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The Last Tycoon (1976)

F.Scott Fitzgerald's novel is brought to life in this story of a movie producer slowly working himself to death.

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(novel), (screenplay)
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Nominated for 1 Oscar. Another 2 wins & 3 nominations. See more awards »

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Cast

Cast overview, first billed only:
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Rodriguez
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Didi
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Brimmer
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Fleishacker
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Red Ridingwood
Ingrid Boulting ...
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Tige Andrews ...
Popolos
Morgan Farley ...
Marcus
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Tour Guide
...
Doctor
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Storyline

F.Scott Fitzgerald's novel is brought to life in this story of a movie producer slowly working himself to death.

Plot Summary | Add Synopsis

Taglines:

He has the power to make anyone's dream come true... except his own.

Genres:

Drama | Romance

Certificate:

PG | See all certifications »

Parents Guide:

 »
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Details

Country:

Language:

Release Date:

19 November 1976 (USA)  »

Also Known As:

El último magnate  »

Box Office

Budget:

$5,500,000 (estimated)
 »

Company Credits

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Technical Specs

Runtime:

Sound Mix:

Color:

| (Technicolor)

Aspect Ratio:

1.85 : 1
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Did You Know?

Trivia

Anjelica Huston tried out the lead of Kathleen, but producer Sam Spiegel preferred Susan Sarandon. However, Ingrid Boulting got the role. See more »

Goofs

When Robert De Nero as Stahr enters his residence for the first time, he refers to his Butler as "Kino", which is the actor's real last name. See more »

Quotes

Monroe Stahr: Your name's well-known here.
Brimmer: And yours is well-known in New York, Mr. Stahr.
Cecilia Brady: [serving Monroe and Brimmer] You have done well by water and you by land.
Monroe Stahr: What?
Cecilia Brady: Anthony and Cleopatra, didn't you recognize it?
Monroe Stahr: Shakespeare? No, l didn't get any Shakespeare at school. How about you, Mr. Brimmer?
Brimmer: Oh, a bit.
Monroe Stahr: Where do you come from?
Brimmer: Tennessee. Baptist.
Monroe Stahr: l'm New York. Jewish.
[...]
See more »

Connections

References San Francisco (1936) See more »

Soundtracks

My Silent Love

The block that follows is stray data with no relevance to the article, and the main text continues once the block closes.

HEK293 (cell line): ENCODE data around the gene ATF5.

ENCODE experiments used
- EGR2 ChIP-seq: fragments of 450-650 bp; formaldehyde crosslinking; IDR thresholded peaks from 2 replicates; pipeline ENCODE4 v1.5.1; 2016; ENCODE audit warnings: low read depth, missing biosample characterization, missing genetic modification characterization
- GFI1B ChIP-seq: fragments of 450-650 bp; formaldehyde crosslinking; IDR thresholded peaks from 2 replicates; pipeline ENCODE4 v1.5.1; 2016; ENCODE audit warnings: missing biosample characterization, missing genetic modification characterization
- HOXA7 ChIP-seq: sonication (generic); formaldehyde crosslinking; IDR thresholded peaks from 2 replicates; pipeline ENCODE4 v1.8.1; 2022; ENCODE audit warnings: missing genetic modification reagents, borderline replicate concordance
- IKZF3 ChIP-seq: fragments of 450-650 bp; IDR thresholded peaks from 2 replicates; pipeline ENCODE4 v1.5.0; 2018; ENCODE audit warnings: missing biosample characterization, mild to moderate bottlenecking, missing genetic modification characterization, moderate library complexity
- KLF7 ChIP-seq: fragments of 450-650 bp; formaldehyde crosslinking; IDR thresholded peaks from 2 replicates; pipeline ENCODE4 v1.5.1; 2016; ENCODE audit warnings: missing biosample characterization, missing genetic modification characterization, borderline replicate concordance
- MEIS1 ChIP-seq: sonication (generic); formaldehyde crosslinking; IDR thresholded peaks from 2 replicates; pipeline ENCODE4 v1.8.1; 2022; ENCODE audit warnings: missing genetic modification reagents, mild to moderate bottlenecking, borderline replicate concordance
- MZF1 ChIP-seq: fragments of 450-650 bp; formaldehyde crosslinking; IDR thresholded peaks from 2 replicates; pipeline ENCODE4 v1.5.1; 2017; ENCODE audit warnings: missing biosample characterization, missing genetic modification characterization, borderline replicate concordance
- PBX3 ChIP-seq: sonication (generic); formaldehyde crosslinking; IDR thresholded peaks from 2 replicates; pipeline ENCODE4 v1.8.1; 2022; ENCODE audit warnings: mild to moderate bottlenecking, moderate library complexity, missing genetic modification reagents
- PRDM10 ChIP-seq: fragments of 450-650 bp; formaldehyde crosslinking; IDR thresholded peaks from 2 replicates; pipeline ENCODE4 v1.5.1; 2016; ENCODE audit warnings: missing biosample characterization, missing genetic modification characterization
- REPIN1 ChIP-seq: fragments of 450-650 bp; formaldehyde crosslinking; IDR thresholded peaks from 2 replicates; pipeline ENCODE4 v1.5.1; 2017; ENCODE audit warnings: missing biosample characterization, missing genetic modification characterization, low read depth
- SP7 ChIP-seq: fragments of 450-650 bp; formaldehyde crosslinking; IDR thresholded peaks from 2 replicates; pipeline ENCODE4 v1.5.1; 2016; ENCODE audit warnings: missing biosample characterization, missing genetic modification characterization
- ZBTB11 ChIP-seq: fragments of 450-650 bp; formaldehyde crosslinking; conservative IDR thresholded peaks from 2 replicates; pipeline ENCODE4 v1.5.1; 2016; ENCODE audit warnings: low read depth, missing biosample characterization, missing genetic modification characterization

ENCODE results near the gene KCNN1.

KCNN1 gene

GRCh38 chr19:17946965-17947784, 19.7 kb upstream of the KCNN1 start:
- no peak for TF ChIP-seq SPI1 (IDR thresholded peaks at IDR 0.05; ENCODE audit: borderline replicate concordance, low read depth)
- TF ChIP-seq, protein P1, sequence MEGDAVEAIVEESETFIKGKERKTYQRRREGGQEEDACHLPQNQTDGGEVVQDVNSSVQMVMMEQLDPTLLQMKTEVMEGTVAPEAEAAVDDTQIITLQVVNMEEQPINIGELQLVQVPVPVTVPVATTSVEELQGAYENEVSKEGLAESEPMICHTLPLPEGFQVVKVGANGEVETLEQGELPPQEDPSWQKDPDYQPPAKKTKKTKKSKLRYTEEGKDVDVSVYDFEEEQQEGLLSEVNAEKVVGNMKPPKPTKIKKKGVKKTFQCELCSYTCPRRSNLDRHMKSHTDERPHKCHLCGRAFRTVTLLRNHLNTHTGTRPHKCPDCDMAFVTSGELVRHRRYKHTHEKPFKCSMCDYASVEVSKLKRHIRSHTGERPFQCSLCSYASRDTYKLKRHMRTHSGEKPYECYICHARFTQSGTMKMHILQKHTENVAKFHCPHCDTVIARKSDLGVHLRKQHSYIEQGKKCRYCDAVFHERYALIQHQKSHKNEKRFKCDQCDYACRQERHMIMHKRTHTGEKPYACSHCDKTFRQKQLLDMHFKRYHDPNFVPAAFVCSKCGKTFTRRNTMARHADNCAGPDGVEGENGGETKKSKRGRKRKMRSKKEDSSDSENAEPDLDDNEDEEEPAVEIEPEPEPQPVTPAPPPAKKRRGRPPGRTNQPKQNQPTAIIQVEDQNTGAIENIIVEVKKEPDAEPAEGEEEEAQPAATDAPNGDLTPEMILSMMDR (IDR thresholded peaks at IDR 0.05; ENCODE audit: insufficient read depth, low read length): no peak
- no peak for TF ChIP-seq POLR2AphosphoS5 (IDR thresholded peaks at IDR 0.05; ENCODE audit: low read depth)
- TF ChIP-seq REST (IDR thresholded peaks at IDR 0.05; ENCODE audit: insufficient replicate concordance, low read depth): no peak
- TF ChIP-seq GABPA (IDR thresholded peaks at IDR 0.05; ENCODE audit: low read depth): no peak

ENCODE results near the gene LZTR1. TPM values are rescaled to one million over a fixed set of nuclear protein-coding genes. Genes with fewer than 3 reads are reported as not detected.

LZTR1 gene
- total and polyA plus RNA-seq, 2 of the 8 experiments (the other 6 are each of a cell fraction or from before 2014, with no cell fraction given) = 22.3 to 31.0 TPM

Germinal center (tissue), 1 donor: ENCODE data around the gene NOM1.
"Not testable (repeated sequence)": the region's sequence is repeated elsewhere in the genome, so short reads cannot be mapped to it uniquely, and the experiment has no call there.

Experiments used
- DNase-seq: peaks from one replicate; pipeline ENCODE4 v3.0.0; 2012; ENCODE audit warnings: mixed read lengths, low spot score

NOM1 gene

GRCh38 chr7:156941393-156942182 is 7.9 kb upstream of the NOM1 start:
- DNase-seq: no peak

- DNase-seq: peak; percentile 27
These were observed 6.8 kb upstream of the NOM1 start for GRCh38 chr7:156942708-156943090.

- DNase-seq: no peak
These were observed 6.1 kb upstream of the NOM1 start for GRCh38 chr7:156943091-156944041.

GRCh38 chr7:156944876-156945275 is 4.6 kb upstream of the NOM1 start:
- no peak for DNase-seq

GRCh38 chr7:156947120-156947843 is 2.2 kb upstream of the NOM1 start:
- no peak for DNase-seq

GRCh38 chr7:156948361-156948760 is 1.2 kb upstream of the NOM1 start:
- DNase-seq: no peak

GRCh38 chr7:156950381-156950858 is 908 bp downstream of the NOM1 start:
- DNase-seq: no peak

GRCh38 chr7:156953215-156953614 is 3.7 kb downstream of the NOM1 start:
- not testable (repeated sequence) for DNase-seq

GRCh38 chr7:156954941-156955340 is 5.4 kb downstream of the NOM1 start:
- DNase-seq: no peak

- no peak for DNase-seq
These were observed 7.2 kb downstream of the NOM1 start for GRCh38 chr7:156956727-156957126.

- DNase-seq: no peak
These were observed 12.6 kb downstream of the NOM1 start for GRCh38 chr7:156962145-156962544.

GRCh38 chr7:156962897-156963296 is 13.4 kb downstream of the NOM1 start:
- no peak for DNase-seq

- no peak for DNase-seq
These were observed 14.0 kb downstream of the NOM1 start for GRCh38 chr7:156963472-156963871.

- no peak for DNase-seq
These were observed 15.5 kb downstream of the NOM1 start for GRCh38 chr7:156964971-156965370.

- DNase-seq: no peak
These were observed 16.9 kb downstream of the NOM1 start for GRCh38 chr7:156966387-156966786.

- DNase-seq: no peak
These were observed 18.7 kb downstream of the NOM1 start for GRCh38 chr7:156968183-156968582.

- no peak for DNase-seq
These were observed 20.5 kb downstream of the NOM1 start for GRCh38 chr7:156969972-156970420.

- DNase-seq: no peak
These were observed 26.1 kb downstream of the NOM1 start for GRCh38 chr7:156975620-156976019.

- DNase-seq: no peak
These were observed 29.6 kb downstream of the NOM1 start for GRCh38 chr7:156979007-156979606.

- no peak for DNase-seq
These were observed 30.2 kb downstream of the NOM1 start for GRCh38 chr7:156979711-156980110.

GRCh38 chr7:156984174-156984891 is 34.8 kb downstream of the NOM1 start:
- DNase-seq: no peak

by Edward Heyman & Dana Suesse
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User Reviews

 
Disjointed, uneven, and strangely memorable
29 January 2004 | by (Houston, Texas) – See all my reviews



Kazan and Pinter's THE LAST TYCOON is disjointed, uneven, and strangely memorable -- rather like an oddly unsettling, hazily recalled dream.

Robert De Niro, in a quietly amazing performance, disappears into the title character of Monroe Stahr, a workaholic Hollywood producer who is, in Keats's phrase, "half in love with easeful death." (This understated movie is from the same year as De Niro's flashy bravura turn in Martin Scorsese's TAXI DRIVER.)

Most of the supporting cast is excellent, including Robert Mitchum and Ray Milland as a couple of Shakespearean-knavish villains, Jack Nicholson, Donald Pleasence, Theresa Russell, and Dana Andrews.

Ingrid Boulting is beautiful but somewhat less satisfactory as Stahr's love interest, Kathleen Moore. In fairness, however, her role is deliberately written as something of an enigma: Kathleen Moore is a blank movie screen onto which Stahr, a near-solipsist, projects fantasies and memories of his deceased wife.

The various elements of THE LAST TYCOON never quite cohere into a whole, but several scenes have stuck in my memory ever since I first saw it years ago. Among them:

  • Stahr's mock-lecture to the misfit screenwriter Boxley (Donald


Pleasence), beginning: "You've been fighting duels all day..."

  • Kathleen Moore telling Stahr, over the insistent crash of the surf at


his unfinished ocean-front mansion, "I want ... a quiet life"

  • Stahr's informal evening meeting with a labor-union organizer (Jack


Nicholson), during which the privately despondent movie producer grows increasingly drunk and belligerent; and ...

  • The closing ten minutes or so of the film, which take on an almost


surreal quality: Disembodied lines of dialogue from earlier scenes recur; Stahr repeats his earlier speech to Boxley, only now as a soliloquy addressed directly to the camera; and then -- murmuring "I don't want to lose you" -- he seems to hallucinate a vision of Kathleen as she moves on to a new life without him.

Only Jeanne Moreau and Tony Curtis struck me as jarringly miscast in their parts. They -- and their comic-pathetic scenes as insecure movie idols -- seemed to belong to another movie entirely.

THE LAST TYCOON is an uneven work but most assuredly has its merits.


23 of 28 people found this review helpful.  Was this review helpful to you?

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I don't see what's so bad about The Last Tycoon? IngmarTheBergman
a very underrated film karl-bourseguin
This movie is weak swinginglowbeatmaster
De Niro and Nicholson--Only Film Together? chuckfrench
The Review on the Front Page awfootball34
Nor I, you... texas_phil
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